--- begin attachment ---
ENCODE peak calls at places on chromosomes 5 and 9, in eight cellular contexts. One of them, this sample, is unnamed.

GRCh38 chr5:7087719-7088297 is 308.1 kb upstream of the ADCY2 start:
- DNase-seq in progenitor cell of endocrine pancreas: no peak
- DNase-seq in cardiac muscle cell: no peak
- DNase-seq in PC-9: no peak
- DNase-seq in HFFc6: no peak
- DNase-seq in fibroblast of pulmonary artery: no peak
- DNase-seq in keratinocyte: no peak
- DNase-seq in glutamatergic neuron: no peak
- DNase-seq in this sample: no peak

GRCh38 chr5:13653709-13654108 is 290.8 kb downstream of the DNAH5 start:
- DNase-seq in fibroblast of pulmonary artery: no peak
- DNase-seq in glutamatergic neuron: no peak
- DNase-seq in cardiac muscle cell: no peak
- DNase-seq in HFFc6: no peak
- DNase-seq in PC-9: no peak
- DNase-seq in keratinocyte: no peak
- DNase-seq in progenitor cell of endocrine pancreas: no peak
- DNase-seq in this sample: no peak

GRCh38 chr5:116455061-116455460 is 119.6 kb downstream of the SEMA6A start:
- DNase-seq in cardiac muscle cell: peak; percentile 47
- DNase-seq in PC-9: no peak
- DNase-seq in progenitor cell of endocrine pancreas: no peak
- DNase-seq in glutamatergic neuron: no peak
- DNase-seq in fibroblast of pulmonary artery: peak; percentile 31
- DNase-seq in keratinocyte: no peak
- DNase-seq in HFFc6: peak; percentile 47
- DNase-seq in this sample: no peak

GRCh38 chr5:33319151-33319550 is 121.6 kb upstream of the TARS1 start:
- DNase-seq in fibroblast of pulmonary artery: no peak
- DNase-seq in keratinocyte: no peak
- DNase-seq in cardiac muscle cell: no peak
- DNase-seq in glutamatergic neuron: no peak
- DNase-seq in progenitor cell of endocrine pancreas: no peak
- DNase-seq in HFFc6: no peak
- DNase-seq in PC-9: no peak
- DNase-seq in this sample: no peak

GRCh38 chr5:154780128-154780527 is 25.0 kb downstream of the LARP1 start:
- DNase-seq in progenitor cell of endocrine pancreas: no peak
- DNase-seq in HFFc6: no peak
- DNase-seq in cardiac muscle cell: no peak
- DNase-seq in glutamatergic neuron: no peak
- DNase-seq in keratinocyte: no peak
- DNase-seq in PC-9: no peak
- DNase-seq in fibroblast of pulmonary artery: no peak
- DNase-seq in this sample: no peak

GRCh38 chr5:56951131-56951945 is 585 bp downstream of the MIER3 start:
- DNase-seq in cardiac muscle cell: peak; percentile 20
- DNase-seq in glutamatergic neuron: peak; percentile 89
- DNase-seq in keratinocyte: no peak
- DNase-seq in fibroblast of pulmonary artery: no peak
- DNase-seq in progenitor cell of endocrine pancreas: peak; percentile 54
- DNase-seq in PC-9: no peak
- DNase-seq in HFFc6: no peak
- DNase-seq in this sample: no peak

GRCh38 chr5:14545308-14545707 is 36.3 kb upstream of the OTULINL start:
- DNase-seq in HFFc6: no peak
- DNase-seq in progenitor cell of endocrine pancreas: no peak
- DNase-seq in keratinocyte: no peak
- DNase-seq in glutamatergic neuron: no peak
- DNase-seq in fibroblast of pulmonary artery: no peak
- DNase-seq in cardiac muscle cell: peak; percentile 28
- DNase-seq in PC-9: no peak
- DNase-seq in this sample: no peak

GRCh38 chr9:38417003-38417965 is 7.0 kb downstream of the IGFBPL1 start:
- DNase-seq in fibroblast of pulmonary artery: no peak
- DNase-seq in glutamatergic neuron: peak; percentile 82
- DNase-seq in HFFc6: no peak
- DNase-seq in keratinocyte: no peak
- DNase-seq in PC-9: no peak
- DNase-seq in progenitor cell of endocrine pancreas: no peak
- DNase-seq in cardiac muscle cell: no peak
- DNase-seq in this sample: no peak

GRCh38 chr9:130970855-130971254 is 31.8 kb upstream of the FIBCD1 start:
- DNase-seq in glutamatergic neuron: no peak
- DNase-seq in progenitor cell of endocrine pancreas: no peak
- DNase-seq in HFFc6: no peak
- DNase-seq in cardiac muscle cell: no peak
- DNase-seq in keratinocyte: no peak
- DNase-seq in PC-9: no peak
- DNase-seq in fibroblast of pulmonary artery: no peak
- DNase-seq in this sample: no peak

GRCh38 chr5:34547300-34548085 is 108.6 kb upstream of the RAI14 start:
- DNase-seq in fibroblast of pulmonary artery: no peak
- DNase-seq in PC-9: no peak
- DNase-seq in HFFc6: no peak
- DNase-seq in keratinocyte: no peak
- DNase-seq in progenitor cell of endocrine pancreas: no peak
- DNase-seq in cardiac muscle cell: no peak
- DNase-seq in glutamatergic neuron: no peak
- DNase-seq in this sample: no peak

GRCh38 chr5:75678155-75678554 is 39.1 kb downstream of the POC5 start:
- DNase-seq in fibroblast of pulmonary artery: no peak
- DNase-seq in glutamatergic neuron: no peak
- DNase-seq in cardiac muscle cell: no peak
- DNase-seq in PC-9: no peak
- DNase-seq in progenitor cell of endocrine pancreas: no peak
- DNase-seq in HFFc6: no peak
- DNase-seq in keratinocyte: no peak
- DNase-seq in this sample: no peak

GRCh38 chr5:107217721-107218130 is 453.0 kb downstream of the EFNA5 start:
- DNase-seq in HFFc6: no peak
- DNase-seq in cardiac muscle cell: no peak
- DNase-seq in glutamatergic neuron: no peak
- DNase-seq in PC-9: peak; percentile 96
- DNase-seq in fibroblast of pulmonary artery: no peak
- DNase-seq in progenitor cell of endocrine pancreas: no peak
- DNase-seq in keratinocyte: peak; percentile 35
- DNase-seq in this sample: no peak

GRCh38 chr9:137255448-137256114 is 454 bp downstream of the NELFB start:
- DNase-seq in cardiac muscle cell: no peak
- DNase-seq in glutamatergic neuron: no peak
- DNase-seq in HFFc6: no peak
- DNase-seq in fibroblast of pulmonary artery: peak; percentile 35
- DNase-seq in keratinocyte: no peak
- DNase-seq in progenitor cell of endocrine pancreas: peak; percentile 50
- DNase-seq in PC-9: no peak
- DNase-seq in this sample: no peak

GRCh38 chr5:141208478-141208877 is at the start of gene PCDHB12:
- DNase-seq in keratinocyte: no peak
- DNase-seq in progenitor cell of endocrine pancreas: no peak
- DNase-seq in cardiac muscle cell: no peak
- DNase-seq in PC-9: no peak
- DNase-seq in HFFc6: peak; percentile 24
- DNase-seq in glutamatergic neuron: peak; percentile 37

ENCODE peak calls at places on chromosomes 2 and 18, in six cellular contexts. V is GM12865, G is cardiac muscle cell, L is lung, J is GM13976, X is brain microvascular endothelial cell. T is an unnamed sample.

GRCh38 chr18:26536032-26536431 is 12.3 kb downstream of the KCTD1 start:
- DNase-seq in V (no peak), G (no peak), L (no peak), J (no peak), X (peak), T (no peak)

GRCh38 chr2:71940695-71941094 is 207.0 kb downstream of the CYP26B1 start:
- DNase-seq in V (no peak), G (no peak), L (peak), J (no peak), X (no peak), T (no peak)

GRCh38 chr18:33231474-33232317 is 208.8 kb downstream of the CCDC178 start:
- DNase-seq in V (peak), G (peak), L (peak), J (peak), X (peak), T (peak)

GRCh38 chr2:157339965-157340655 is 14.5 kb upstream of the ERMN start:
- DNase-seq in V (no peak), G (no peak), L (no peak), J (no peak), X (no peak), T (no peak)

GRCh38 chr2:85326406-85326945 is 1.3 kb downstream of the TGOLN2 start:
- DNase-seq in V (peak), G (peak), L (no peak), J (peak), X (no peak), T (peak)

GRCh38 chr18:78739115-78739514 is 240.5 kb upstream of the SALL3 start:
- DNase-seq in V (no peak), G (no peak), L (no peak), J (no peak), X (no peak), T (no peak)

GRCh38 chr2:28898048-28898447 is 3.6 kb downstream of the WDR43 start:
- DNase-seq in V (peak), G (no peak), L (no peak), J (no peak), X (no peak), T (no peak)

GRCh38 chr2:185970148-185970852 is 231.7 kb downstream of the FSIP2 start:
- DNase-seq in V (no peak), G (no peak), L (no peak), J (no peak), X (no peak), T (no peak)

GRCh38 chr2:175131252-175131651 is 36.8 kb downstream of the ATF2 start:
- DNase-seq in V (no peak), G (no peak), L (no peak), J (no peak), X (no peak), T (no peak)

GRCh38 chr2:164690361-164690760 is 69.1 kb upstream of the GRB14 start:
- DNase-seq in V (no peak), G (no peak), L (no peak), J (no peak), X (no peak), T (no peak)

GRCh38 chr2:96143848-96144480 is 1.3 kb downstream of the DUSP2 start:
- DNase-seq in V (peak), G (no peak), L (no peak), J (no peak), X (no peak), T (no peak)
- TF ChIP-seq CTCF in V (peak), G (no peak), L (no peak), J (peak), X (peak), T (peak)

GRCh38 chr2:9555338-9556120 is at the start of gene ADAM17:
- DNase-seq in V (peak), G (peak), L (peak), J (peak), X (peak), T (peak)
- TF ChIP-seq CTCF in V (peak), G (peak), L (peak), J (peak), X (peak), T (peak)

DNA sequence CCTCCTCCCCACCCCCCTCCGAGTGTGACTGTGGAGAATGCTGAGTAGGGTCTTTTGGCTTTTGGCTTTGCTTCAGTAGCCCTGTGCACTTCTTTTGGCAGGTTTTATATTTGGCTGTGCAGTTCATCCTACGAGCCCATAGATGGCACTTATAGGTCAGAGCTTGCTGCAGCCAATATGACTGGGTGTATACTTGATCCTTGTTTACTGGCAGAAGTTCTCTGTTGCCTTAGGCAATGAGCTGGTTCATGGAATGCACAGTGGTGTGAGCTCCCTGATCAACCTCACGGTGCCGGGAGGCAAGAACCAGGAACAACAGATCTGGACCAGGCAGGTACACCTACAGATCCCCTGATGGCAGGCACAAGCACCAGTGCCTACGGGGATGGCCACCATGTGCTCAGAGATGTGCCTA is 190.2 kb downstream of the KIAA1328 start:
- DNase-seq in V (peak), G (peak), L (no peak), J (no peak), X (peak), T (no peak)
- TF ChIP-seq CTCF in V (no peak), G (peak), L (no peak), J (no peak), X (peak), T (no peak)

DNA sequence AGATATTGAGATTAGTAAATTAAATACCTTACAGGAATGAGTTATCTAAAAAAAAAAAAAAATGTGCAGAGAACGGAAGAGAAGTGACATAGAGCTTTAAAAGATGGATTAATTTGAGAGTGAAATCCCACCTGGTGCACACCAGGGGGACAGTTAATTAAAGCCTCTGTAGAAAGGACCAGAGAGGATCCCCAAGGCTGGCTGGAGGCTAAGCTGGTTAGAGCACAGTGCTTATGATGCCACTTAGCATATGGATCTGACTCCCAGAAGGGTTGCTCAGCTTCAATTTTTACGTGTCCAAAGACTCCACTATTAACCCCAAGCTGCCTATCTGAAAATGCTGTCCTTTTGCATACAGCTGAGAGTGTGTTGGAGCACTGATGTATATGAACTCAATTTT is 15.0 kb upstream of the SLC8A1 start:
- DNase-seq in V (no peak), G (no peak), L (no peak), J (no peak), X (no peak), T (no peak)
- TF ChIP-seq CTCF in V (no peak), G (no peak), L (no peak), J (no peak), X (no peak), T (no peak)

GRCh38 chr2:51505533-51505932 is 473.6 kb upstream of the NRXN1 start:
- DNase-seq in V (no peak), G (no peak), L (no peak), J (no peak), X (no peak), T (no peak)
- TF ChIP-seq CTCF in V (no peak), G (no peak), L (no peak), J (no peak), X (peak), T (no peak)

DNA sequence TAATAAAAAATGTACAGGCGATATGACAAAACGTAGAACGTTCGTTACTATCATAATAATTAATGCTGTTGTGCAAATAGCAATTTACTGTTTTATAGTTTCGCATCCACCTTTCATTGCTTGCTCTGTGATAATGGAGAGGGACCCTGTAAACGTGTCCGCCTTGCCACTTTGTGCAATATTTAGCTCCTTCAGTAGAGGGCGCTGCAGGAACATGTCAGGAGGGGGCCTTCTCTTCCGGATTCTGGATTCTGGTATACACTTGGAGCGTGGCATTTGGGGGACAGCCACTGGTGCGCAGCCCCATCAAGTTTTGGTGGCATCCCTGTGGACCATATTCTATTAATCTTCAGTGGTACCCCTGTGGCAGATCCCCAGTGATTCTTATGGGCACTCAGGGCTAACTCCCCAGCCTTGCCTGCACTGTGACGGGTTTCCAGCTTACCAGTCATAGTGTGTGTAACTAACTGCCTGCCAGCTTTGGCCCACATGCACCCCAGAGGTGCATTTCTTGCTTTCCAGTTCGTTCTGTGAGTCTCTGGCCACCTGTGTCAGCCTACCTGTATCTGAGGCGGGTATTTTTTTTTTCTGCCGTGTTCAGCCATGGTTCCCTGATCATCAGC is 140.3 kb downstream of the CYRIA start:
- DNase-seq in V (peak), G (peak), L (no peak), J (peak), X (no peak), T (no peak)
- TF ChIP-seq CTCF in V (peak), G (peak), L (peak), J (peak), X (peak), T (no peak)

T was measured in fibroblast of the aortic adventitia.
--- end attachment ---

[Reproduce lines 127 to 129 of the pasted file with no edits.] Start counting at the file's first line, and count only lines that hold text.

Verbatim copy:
GRCh38 chr18:26536032-26536431 is 12.3 kb downstream of the KCTD1 start:
- DNase-seq in V (no peak), G (no peak), L (no peak), J (no peak), X (peak), T (no peak)

GRCh38 chr2:71940695-71941094 is 207.0 kb downstream of the CYP26B1 start: